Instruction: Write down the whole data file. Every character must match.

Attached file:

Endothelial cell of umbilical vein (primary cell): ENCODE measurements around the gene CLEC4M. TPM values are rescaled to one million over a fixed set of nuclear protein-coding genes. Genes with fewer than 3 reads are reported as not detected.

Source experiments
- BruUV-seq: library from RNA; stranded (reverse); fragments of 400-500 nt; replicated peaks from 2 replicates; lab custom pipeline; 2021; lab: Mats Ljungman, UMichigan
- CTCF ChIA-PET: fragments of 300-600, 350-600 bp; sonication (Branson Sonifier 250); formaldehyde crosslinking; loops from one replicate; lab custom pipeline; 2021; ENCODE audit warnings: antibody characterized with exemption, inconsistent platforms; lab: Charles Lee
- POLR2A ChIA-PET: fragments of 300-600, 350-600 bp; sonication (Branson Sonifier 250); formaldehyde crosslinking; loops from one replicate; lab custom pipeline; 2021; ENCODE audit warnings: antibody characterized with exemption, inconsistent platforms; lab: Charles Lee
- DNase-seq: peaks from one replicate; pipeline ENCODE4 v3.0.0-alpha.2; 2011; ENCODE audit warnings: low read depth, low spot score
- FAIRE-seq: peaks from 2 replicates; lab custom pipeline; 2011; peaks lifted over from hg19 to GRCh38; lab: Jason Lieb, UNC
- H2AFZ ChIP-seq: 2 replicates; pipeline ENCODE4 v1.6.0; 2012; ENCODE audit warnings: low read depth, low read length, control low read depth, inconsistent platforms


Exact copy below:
Endothelial cell of umbilical vein (primary cell): ENCODE measurements around the gene CLEC4M. TPM values are rescaled to one million over a fixed set of nuclear protein-coding genes. Genes with fewer than 3 reads are reported as not detected.

Source experiments
- BruUV-seq: library from RNA; stranded (reverse); fragments of 400-500 nt; replicated peaks from 2 replicates; lab custom pipeline; 2021; lab: Mats Ljungman, UMichigan
- CTCF ChIA-PET: fragments of 300-600, 350-600 bp; sonication (Branson Sonifier 250); formaldehyde crosslinking; loops from one replicate; lab custom pipeline; 2021; ENCODE audit warnings: antibody characterized with exemption, inconsistent platforms; lab: Charles Lee
- POLR2A ChIA-PET: fragments of 300-600, 350-600 bp; sonication (Branson Sonifier 250); formaldehyde crosslinking; loops from one replicate; lab custom pipeline; 2021; ENCODE audit warnings: antibody characterized with exemption, inconsistent platforms; lab: Charles Lee
- DNase-seq: peaks from one replicate; pipeline ENCODE4 v3.0.0-alpha.2; 2011; ENCODE audit warnings: low read depth, low spot score
- FAIRE-seq: peaks from 2 replicates; lab custom pipeline; 2011; peaks lifted over from hg19 to GRCh38; lab: Jason Lieb, UNC
- H2AFZ ChIP-seq: 2 replicates; pipeline ENCODE4 v1.6.0; 2012; ENCODE audit warnings: low read depth, low read length, control low read depth, inconsistent platforms